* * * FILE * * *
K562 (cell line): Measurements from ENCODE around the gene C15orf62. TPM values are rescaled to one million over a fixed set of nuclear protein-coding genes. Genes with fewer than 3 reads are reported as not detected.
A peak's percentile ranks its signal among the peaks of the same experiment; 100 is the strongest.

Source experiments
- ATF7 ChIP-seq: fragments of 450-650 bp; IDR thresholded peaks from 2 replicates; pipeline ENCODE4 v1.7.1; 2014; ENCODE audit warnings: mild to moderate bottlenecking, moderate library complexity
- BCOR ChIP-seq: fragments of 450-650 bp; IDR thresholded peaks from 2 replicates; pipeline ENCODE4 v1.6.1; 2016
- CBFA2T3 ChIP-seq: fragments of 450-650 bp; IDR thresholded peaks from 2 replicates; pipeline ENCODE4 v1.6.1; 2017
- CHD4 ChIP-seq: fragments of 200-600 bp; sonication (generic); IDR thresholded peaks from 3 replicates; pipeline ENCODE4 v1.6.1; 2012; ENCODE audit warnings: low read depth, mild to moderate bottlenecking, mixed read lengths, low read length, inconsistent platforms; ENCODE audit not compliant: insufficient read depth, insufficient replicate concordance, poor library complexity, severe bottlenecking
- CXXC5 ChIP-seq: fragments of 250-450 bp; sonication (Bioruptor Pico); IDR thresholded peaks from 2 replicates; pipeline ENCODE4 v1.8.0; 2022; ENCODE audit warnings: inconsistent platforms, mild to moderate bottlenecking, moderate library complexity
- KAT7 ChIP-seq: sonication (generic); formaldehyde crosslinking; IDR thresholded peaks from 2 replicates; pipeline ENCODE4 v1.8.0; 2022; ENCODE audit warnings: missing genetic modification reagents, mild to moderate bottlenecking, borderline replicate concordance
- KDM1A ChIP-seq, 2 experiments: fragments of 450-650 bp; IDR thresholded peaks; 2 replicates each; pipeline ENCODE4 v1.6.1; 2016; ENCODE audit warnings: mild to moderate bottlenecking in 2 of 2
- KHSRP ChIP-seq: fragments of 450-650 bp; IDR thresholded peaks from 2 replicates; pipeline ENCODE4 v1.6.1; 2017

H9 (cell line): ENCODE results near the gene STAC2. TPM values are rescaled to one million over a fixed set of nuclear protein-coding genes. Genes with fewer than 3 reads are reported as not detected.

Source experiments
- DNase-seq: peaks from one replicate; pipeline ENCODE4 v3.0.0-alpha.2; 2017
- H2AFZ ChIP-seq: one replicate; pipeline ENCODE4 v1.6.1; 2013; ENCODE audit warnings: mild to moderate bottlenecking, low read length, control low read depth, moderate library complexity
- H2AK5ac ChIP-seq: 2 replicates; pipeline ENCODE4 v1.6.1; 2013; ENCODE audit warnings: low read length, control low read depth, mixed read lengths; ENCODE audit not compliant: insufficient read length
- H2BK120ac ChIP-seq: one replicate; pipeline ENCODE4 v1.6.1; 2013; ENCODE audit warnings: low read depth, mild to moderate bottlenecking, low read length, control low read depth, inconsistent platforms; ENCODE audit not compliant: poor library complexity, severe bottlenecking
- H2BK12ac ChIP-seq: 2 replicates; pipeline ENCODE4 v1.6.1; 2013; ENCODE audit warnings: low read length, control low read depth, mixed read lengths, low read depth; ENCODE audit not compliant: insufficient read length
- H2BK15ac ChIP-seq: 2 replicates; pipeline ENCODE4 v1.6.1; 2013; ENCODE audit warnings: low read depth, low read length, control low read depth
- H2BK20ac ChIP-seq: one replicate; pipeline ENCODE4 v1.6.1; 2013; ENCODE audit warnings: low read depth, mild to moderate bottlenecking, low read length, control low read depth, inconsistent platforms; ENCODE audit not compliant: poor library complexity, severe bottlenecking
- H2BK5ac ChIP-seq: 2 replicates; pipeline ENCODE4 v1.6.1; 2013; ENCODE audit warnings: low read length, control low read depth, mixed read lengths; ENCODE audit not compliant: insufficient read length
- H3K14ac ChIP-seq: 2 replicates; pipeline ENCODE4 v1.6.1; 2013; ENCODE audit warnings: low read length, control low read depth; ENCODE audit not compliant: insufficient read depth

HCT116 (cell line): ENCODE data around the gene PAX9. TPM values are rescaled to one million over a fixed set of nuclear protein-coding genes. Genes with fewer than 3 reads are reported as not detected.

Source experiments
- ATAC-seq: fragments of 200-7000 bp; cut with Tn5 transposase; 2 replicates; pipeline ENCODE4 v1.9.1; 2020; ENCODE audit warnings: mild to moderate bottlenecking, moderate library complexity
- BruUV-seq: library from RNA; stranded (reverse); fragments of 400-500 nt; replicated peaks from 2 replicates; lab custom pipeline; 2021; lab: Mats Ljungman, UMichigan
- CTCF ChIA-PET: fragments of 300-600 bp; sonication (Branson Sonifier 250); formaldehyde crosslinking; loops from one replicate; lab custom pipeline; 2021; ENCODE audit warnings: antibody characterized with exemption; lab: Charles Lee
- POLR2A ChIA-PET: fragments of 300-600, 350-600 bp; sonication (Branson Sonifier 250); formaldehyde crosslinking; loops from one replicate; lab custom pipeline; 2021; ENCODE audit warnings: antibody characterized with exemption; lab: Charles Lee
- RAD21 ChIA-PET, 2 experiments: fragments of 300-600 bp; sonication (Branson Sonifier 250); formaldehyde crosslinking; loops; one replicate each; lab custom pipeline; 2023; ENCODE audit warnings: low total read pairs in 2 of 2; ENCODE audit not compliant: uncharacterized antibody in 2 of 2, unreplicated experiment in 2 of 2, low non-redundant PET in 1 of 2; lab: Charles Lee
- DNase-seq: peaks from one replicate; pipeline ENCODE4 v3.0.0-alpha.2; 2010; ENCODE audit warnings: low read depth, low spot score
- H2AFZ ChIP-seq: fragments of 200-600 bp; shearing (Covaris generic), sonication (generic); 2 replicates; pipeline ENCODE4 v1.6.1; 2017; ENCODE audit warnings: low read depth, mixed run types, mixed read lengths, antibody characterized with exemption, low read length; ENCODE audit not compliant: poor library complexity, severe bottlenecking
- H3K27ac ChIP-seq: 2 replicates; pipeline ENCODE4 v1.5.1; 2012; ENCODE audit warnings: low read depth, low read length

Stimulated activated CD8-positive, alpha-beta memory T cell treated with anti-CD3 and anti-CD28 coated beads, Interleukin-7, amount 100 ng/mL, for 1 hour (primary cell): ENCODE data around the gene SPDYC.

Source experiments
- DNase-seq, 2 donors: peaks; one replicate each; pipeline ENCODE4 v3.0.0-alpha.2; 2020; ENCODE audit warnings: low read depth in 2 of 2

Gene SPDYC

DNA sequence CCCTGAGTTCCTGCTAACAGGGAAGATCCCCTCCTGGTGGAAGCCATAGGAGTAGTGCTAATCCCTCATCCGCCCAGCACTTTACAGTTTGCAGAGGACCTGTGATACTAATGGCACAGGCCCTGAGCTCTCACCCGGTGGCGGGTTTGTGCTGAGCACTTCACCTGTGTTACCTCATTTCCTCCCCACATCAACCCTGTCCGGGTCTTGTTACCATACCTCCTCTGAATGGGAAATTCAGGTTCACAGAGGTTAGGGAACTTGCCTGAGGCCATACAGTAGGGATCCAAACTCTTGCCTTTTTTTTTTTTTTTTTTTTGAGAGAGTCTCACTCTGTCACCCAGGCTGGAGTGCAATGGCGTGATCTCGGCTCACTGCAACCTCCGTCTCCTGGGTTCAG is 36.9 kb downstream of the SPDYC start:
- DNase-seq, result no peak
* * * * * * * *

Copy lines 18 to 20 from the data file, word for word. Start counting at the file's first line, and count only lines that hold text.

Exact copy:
- H2BK12ac ChIP-seq: 2 replicates; pipeline ENCODE4 v1.6.1; 2013; ENCODE audit warnings: low read length, control low read depth, mixed read lengths, low read depth; ENCODE audit not compliant: insufficient read length
- H2BK15ac ChIP-seq: 2 replicates; pipeline ENCODE4 v1.6.1; 2013; ENCODE audit warnings: low read depth, low read length, control low read depth
- H2BK20ac ChIP-seq: one replicate; pipeline ENCODE4 v1.6.1; 2013; ENCODE audit warnings: low read depth, mild to moderate bottlenecking, low read length, control low read depth, inconsistent platforms; ENCODE audit not compliant: poor library complexity, severe bottlenecking